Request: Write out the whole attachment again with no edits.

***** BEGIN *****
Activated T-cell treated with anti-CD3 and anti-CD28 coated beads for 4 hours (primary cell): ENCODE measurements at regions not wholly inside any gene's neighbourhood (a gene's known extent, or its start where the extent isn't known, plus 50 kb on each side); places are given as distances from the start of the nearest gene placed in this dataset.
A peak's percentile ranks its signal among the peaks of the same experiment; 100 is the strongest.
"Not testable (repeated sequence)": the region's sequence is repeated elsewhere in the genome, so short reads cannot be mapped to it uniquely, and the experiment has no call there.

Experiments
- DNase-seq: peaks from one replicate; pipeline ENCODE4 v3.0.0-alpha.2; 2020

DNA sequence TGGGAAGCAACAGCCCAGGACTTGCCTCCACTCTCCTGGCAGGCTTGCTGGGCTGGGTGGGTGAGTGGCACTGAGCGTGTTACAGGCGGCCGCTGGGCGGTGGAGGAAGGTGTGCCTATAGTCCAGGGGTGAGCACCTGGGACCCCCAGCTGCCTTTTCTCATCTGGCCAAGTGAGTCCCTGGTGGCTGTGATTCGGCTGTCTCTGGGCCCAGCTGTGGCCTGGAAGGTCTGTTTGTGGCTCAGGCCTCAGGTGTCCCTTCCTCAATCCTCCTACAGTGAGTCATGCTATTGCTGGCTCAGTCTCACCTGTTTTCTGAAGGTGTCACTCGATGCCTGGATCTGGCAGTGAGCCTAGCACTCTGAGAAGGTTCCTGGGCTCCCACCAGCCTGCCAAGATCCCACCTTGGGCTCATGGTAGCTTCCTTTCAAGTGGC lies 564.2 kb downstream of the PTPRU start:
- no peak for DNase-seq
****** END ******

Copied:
Activated T-cell treated with anti-CD3 and anti-CD28 coated beads for 4 hours (primary cell): ENCODE measurements at regions not wholly inside any gene's neighbourhood (a gene's known extent, or its start where the extent isn't known, plus 50 kb on each side); places are given as distances from the start of the nearest gene placed in this dataset.
A peak's percentile ranks its signal among the peaks of the same experiment; 100 is the strongest.
"Not testable (repeated sequence)": the region's sequence is repeated elsewhere in the genome, so short reads cannot be mapped to it uniquely, and the experiment has no call there.

Experiments
- DNase-seq: peaks from one replicate; pipeline ENCODE4 v3.0.0-alpha.2; 2020

DNA sequence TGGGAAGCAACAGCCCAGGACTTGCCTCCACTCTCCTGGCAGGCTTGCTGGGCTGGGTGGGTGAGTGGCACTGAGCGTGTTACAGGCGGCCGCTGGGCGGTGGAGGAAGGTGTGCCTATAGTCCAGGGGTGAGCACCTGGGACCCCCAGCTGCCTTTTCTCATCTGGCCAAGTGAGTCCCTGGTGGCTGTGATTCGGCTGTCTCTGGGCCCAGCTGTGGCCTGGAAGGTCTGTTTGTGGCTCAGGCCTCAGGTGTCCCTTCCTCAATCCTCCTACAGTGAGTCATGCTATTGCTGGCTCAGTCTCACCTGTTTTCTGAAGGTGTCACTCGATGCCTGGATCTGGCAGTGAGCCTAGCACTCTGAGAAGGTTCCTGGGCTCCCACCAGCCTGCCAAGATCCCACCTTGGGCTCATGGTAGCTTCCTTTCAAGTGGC lies 564.2 kb downstream of the PTPRU start:
- no peak for DNase-seq